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2 U.S. skiers show, and tell, what the Paralympics is all about

2 U.S. skiers who embody Paralympic spirit

PYEONGCHANG, South Korea -- There's never a shortage of feel-good moments at the Paralympic Games. It is, after all, an event where each individual athlete has his or her own story of persevering through hardship and overcoming obstacles.

At Pyeongchang 2018, one of Team USA's most notable comeback kids is 26-year-old Andrew Kurka from Palmer, Alaska. He dabbles in multiple sports but has competed this year in Alpine Skiing at the Winter Games. 

Just four years ago, at the 2014 games in Sochi, Kurka -- who was a gold medal favorite -- saw his dreams of podium placement end abruptly when he broke his back in a training accident just days before the opening ceremony. It was the second time Kurka had broken his back; he was paralyzed in an ATV accident at the age of 13.

His teammate and friend, 23-year-old Jamie Stanton from Oakland Township, Michigan, also suffered a significant training injury on the road to Pyeongchang. He severely broke his left ankle in 2016. Stanton has walked on a prosthetic for most of his life, having had his right leg amputated below the knee at age six, due to a growth deficiency. Losing the loss of his only working leg for months on end could have permanently derailed any further Paralympic dreams.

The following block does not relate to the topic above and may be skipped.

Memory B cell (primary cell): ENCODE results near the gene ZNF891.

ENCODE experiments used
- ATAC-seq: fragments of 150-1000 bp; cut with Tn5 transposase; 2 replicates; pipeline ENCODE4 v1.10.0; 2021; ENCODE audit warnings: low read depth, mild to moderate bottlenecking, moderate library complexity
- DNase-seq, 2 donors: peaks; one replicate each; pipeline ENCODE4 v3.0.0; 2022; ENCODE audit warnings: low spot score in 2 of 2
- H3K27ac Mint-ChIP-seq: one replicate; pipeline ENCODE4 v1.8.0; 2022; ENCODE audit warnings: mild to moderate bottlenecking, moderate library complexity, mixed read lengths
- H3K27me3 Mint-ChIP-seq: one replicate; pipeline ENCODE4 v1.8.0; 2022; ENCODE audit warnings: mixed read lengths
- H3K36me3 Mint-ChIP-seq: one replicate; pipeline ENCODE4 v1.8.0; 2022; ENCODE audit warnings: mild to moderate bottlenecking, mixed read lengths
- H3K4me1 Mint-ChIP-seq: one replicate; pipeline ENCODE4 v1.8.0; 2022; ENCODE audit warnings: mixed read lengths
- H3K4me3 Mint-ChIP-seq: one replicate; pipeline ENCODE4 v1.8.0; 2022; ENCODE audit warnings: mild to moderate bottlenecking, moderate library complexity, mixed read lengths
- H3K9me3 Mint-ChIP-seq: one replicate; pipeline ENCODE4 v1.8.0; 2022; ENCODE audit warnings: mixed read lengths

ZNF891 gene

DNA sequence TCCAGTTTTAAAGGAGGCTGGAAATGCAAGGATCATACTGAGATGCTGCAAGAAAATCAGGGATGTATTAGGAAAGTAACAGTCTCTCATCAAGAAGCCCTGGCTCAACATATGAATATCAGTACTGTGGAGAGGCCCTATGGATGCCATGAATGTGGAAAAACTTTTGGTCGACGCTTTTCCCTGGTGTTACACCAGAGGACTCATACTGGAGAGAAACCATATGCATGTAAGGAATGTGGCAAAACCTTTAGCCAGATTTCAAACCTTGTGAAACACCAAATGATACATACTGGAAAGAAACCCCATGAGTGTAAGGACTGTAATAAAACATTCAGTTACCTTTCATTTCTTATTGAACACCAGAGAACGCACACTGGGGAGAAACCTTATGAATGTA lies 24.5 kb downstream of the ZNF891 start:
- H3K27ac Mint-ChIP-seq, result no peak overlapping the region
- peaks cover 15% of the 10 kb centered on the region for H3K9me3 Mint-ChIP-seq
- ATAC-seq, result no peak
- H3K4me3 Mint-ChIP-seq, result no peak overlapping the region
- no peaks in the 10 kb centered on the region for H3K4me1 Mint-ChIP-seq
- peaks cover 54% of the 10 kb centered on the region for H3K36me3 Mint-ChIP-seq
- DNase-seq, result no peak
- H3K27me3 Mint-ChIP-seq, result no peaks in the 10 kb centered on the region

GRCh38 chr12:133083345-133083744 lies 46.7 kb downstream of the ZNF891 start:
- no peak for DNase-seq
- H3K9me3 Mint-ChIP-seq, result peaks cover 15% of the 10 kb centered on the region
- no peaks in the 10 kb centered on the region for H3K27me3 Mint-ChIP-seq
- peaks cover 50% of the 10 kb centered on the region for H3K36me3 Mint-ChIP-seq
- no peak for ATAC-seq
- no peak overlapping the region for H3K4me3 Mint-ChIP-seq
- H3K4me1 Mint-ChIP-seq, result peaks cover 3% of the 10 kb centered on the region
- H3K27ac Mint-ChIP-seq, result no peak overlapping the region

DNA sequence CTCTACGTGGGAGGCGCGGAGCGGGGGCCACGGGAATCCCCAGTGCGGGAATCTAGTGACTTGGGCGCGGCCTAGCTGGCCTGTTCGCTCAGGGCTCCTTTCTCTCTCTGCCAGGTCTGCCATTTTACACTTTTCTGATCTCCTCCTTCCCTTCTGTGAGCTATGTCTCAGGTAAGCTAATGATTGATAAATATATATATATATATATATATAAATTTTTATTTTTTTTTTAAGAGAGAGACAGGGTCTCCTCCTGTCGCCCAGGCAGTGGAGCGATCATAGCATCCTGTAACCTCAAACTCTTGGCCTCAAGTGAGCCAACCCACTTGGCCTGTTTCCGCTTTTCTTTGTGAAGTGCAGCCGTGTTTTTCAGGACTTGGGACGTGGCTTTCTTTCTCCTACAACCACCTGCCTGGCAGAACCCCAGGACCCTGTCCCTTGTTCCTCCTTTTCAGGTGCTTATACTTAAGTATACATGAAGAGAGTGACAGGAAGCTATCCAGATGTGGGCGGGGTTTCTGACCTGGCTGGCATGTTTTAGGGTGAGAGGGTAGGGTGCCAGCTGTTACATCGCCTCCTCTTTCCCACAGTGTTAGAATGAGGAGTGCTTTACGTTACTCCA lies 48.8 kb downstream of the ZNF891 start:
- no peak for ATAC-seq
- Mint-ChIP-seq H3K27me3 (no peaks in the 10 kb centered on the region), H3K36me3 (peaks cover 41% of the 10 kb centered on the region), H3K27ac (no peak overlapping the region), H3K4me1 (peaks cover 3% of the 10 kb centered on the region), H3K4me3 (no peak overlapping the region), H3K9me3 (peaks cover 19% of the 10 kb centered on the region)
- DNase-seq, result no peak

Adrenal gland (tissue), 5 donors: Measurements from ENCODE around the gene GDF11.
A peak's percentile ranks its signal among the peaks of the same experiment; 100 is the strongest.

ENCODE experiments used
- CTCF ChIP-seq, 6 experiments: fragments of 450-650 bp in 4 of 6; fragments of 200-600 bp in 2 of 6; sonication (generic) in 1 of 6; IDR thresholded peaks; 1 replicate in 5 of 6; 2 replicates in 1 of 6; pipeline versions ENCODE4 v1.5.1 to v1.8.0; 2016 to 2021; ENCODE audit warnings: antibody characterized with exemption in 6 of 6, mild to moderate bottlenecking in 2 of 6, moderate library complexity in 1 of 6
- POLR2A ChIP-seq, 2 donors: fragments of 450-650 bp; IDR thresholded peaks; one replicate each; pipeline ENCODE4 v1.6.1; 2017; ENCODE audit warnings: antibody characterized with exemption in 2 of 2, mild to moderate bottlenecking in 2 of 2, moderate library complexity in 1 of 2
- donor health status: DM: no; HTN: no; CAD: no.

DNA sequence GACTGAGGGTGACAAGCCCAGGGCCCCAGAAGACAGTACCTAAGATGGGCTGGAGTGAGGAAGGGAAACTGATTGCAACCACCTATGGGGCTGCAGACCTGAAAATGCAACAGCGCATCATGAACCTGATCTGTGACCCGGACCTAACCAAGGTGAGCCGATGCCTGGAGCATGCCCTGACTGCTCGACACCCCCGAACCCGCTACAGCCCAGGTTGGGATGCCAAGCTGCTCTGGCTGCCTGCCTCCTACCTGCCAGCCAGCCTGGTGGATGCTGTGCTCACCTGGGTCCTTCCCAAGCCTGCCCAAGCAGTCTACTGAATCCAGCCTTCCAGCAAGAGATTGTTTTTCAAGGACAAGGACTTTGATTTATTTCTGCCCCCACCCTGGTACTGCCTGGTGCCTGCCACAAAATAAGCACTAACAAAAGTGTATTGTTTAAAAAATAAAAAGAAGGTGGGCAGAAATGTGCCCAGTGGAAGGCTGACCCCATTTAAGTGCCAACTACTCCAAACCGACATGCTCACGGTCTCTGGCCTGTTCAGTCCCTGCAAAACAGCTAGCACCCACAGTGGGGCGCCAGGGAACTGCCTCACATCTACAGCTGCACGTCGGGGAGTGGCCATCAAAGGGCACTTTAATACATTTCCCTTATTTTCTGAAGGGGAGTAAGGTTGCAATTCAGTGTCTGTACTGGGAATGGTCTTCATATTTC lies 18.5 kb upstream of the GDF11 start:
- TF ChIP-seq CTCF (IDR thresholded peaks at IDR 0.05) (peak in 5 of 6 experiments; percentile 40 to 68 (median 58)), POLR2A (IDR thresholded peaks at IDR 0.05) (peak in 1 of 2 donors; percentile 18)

But both men battled back, and they say the mental anguish has been tougher to overcome than the physical injuries.

Stanton has spent most of his life competing in "able bodied" sports, and was only introduced to the idea of Paralympic sport in 2011.

They approached their respective recoveries with the dedication and positivity that seems to be the modus operandi of all Paralympic athletes, and the hard work on the road to Pyeongchang has paid off: Kurka won both a gold and silver medal in the first week of competition, while Stanton posted his highest ever Paralympics placing and narrowly missed out on a bronze.

They are just two of the athletes pushing the Paralympic cause forward in the U.S., and they both say they see the Paralympic movement building momentum, with more and more attention, hype and respect being shown to the athletes taking part.

Above, watch an extended CBS News interview by Holly Williams with Kurka and Stanton during the Pyeongchang Games, during which the skiers discuss their comebacks, beating able bodied athletes at their own game, and why they believe the world is increasingly recognizing Paralympians for what they are: incredible athletes at the top of their game.